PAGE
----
In early July 2021, Bush supported Democrat Senator Dick Durbin’s call to eliminate the filibuster in order to empower Democrats to pass their “voting rights” legislation known as H.R. 1, or the “For the People Act,” which sought to radically change American election laws and ultimately nationalize all elections in the country. “It can’t be made any clearer,” said Bush. “Black, brown, and Indigenous people are going to lose their ability to vote for the change that we need to literally save our lives if the Senate doesn’t abolish the filibuster and pass our agenda. We’re tired of waiting. Our lives are on the line.”
On July 4, 2021, Bush condemned America in a tweet that said: “This land is stolen land and Black people still aren’t free.” In a separate tweet, she stated: “We know what our own freedom looks like. End the slavery permitted under the 13th amendment. End the War on Drugs. End police violence. End health care, housing, and education apartheid, WE are the experts on our own liberation. And we won’t stop until it’s won.”
The next day, Bush tweeted: “It’s not a coincidence that the people who are saying Black people have full freedom in our country are the same ones trying to prevent teaching the truth about white supremacy in our classrooms.”
Bush was a co-sponsor of a “Green New Deal for Public Schools Act” bill introduced by Democrat Rep. Jamaal Bowman on July 16, 2021. At a cost of some $1.43 trillion over a ten-year period, the legislation included such provisions as:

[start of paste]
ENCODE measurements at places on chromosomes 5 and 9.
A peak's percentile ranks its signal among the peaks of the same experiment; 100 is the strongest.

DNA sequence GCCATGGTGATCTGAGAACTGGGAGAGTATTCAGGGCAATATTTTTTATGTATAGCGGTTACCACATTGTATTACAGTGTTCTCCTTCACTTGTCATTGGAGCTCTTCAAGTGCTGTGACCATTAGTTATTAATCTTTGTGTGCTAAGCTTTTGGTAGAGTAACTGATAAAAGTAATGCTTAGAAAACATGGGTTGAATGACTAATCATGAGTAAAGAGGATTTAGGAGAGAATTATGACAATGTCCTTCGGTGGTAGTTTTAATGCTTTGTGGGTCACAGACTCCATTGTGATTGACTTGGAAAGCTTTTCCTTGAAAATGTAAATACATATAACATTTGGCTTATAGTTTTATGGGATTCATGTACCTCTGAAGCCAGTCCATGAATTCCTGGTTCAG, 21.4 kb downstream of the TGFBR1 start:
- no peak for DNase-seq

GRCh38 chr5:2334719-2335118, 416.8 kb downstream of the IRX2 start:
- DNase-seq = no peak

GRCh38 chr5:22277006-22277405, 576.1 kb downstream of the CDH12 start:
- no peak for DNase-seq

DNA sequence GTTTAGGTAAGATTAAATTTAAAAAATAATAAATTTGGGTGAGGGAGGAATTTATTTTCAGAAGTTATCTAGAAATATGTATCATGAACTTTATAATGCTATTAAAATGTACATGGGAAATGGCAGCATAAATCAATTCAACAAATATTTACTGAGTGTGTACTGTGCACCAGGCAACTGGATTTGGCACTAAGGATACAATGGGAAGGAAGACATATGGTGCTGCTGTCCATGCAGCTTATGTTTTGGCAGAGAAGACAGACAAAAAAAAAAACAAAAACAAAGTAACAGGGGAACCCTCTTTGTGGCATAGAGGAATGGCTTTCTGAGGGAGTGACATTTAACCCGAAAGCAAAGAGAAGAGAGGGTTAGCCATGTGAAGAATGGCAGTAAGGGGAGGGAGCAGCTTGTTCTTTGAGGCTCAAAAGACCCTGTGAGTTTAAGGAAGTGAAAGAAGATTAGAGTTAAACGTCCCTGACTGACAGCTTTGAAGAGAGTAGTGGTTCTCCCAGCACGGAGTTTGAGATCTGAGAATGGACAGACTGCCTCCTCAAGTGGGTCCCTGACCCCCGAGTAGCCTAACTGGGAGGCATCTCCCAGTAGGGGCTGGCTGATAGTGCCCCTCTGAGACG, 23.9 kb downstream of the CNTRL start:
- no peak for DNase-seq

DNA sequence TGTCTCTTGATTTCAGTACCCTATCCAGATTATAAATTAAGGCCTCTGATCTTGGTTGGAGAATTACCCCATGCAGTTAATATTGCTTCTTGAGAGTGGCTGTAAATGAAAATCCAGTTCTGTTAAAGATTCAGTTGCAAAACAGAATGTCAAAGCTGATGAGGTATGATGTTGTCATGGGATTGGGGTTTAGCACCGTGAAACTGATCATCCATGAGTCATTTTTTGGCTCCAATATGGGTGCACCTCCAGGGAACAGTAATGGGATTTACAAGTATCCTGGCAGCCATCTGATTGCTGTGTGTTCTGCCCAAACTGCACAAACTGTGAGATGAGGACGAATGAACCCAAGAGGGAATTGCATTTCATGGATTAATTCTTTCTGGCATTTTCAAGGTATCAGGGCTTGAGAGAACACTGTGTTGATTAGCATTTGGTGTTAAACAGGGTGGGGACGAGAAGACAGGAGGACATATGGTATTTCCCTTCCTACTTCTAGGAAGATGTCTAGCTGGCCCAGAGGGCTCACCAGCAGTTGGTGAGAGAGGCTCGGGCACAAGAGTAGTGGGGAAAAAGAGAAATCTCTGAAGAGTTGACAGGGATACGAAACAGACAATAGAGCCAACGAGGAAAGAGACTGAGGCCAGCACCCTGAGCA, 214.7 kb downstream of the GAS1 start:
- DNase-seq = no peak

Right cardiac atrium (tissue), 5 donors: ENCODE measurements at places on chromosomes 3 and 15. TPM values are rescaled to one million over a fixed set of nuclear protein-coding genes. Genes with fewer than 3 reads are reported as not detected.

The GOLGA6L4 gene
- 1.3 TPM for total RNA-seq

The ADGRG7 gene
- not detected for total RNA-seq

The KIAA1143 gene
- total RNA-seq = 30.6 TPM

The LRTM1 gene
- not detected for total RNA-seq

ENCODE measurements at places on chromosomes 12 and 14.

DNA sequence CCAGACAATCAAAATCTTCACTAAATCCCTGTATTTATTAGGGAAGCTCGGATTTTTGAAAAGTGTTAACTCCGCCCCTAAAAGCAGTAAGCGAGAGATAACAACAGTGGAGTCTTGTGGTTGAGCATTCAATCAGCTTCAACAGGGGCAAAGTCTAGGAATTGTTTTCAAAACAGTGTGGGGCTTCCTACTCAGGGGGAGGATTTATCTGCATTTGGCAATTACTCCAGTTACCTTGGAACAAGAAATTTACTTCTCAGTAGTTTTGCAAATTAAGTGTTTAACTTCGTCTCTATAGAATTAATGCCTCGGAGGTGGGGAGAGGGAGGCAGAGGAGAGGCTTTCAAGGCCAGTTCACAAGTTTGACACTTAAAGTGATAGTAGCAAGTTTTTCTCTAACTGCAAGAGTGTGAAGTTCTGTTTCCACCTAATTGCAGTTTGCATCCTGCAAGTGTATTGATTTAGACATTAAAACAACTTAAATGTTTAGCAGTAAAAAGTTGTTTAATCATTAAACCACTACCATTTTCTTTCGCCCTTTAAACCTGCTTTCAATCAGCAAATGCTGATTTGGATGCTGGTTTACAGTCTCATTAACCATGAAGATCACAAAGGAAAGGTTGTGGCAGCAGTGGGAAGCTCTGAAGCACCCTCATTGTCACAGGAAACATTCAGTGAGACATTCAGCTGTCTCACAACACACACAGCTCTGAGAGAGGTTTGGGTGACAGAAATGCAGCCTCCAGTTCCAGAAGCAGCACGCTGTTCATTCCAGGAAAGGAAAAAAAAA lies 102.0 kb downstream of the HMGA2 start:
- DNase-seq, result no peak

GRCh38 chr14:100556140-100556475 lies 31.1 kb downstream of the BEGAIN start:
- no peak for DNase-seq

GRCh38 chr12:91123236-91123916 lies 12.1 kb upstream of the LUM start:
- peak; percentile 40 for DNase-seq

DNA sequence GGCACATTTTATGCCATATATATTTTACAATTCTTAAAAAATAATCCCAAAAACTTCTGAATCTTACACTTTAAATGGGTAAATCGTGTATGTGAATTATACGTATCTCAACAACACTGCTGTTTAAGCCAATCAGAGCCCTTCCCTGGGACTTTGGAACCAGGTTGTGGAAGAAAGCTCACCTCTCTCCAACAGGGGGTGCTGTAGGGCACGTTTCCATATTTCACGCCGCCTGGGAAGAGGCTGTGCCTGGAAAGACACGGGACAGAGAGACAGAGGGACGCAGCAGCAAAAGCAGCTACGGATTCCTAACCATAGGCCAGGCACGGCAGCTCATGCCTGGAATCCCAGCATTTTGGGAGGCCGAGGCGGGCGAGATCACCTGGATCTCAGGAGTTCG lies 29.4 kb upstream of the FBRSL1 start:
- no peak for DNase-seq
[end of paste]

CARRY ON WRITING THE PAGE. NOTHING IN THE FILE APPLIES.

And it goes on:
Bowman’s bill also called for the creation of an Office of Sustainable Schools within the Department of Education. The Washington Post reported that this office would not only work with the Energy Department to make school buildings more energy efficient, but would also help “cover climate resilience efforts such as building out broadband infrastructure and EV [electric vehicle] charging stations, and garden and tree planting.”
Additional co-sponsors of the Green New Deal for Public Schools Act included Ilhan Omar, Mark Pocan, Alexandria Ocasio-Cortez, Ayanna Pressley, Rashida Tlaib, Andre Carson, Raul Grijalva, Adriano Espaillat, Pramila Jayapal, Barbara Lee, Alan Lowenthal, Carolyn Maloney, James McGovern, Eleanor Holmes Norton, Jan Schakowsky, Nydia Velazquez, Debbie Wasserman Schultz, Bonnie Watson Coleman, Frederica Wilson, Juan Vargas, Jamie Raskin, Adriano Espaillat, Nanette Diaz Barragan, Bennie Thompson, Yvette Clarke, Danny Davis, Thomas Suozzi, Tony Cardenas, Jerrold Nadler, Jared Huffman, Steve Cohen, Jose Luis Correa, Ted Lieu, Jimmy Gomez, Sheila Jackson Lee, Chellie Pingree, Grace Napolitano, and Donald Payne Jr.